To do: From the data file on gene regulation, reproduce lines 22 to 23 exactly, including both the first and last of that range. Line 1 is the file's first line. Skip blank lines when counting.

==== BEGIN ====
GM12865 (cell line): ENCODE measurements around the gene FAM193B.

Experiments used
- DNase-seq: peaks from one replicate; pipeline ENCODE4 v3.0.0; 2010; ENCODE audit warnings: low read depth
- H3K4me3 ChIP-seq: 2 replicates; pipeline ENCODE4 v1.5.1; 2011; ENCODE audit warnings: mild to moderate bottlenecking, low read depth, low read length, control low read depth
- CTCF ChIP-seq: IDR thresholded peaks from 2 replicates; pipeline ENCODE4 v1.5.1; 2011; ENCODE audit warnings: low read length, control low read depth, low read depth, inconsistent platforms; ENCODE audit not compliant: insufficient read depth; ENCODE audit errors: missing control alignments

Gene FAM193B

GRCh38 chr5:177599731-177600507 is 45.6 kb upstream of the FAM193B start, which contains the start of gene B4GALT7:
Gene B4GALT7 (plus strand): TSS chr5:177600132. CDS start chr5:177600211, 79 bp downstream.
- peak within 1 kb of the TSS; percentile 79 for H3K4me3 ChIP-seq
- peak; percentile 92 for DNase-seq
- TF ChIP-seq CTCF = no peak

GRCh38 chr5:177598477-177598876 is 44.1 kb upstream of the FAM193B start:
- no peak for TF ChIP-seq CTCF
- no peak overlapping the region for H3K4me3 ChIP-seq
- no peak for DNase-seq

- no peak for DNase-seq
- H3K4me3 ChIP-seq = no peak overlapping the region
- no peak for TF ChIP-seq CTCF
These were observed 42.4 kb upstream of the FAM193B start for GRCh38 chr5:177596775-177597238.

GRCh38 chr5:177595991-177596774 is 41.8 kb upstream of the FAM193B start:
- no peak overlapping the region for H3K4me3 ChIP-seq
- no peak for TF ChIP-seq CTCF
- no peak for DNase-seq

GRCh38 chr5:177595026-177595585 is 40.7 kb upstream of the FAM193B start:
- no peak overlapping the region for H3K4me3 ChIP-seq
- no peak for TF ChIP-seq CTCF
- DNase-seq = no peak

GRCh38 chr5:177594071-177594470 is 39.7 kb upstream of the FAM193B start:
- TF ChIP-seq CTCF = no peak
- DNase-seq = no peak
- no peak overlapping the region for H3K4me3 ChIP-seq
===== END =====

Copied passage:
- no peak for TF ChIP-seq CTCF
- no peak for DNase-seq